You are here
7.2.3 Family members to contribute
When determining whether a person reasonably requires household services, sections 29(2) of DRCA and 215 of MRCA require a delegate to consider the extent to which household members, or any other relatives of the person, might reasonably be expected to provide household services for themselves and for the person and the need to avoid substantial disruption to the work or other activities of the household members.
What does “reasonably be expected” mean?
Clause 215 of the explanatory memorandum to the MRCA states that household services are not payable if there are other family or household members who could reasonably be expected to undertake those tasks without disruption to that person's employment or to other external commitments.
It is however, important that all cases are considered on their merits, with due regard to each client's individual needs and circumstances.
When making decisions about whether household services are reasonably required, DVA delegates must consider all of the paragraphs in in section 29(2) of DRCA and section 215 of MRCA as a whole. This means that even if the client was responsible for undertaking a task prior to their service related injury or disease and now is not able to do so, the delegate must still consider whether it is reasonable for other household members to be expected to undertake these tasks for themselves and for the client after the injury or disease, given their other commitments and their age. More information about the issues that must be considered can be found in section 7.2 of this Guide).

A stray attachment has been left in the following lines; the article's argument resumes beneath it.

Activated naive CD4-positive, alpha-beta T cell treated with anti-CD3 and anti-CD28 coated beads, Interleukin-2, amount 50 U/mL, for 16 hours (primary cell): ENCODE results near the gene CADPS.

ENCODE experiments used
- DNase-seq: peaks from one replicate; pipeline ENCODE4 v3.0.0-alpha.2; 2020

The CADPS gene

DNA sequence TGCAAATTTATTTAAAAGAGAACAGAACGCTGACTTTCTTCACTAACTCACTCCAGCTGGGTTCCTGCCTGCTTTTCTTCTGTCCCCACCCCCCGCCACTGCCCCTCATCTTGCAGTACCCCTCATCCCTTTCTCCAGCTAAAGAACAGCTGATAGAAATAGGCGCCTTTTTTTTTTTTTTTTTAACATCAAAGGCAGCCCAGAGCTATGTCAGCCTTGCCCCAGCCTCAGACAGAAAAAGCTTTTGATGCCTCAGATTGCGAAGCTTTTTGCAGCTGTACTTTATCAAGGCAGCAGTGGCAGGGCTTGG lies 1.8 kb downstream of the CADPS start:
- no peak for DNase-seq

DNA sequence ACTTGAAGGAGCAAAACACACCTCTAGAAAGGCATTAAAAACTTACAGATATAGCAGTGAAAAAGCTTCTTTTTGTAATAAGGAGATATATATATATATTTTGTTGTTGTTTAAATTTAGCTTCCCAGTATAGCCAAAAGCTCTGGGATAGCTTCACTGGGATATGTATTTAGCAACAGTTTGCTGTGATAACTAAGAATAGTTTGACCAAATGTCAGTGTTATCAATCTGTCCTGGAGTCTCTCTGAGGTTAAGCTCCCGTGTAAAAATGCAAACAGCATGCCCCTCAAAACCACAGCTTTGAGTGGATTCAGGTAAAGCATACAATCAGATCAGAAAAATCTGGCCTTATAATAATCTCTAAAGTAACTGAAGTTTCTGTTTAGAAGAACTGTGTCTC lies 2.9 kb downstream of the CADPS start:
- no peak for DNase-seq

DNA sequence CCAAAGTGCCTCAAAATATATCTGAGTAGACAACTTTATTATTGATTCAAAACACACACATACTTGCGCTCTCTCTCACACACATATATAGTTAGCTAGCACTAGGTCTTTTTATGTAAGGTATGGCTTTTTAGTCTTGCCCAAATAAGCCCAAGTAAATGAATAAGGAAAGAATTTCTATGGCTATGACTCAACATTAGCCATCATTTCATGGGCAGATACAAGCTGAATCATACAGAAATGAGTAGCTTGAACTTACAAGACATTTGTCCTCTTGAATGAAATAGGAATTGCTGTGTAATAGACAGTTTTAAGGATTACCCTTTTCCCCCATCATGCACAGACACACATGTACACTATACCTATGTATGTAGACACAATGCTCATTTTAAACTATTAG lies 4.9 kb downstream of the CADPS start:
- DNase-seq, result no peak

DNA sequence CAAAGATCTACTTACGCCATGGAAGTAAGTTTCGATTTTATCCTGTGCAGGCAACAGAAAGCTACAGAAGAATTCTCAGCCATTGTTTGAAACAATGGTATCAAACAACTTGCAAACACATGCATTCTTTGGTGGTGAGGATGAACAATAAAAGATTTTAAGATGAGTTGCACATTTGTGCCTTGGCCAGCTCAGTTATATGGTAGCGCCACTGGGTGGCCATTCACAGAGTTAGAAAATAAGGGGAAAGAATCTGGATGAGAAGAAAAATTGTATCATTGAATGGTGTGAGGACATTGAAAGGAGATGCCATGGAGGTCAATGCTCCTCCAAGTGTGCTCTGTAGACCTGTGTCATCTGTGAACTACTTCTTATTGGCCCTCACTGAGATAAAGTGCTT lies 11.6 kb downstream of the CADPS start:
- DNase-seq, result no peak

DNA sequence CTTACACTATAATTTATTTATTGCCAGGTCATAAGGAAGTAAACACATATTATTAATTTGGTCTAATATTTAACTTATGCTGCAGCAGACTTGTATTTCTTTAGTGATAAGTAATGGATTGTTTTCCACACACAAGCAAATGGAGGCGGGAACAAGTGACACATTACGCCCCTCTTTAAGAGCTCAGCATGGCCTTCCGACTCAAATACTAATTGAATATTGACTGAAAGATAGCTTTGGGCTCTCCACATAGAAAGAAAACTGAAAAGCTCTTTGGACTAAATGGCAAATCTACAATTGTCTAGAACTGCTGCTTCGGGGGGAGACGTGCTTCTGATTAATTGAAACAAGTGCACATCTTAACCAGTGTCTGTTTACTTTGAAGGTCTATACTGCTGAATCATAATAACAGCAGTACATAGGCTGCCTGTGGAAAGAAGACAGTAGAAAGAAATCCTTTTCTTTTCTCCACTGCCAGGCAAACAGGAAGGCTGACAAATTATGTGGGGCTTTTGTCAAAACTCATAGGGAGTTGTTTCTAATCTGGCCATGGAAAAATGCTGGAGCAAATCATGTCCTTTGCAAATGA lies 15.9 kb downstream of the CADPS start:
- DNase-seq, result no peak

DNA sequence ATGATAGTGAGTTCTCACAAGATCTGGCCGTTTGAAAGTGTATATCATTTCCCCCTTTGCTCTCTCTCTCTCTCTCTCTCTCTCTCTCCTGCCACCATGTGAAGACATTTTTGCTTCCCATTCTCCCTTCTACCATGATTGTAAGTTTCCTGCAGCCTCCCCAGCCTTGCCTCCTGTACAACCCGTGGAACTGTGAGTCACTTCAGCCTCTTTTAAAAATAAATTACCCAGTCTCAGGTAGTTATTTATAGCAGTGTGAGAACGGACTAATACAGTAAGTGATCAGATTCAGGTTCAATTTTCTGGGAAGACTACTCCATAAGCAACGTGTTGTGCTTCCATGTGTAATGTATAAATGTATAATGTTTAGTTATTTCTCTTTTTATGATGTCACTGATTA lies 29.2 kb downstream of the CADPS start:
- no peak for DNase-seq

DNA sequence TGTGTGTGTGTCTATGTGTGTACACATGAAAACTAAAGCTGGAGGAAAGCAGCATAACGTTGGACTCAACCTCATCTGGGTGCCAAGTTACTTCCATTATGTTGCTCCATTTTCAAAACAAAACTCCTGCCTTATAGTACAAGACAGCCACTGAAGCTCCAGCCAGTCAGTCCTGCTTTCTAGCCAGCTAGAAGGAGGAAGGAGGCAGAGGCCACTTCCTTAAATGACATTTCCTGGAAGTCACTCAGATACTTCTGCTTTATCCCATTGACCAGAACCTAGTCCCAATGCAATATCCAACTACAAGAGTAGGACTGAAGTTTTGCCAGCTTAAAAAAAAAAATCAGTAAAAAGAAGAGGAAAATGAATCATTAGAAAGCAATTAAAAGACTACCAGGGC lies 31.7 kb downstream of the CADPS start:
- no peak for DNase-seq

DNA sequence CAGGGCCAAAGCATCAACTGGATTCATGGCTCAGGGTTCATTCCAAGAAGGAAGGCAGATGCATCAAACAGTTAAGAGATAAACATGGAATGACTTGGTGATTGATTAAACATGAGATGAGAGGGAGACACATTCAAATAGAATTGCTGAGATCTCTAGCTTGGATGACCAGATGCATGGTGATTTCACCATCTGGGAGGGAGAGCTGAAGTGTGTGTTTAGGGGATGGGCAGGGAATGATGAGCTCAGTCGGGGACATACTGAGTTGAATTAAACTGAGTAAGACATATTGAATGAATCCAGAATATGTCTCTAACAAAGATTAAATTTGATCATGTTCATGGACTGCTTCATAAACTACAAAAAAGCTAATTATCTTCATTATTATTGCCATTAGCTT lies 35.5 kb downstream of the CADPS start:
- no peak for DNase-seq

This does not mean that for every situation where at least one other healthy member of a household resides with the injured person, compensation for household services cannot be paid. The key consideration is what can reasonably expected of other household members, given their age and their own need for household services, and the need to avoid substantially disrupting household member’s employment or other commitments.
For further information about ‘substantial disruption’ please refer to section 7.2.4 of this Guide.
What is reasonable when a person moves in or out of a shared household
Considering what is reasonable is particularly important where a client has been living independently and receiving household services support, and then moves into a shared household. In this case, the client will not have been responsible for any particular domestic tasks in that household prior to their service related injury or illness, and other household members would have been undertaking all tasks. In this circumstance, provided there is not an unreasonable burden created by other household members continuing to complete all household services, including the tasks completed by a former household member if the client has taken their place, then a Rehabilitation Coordinator may consider that household services are no longer required.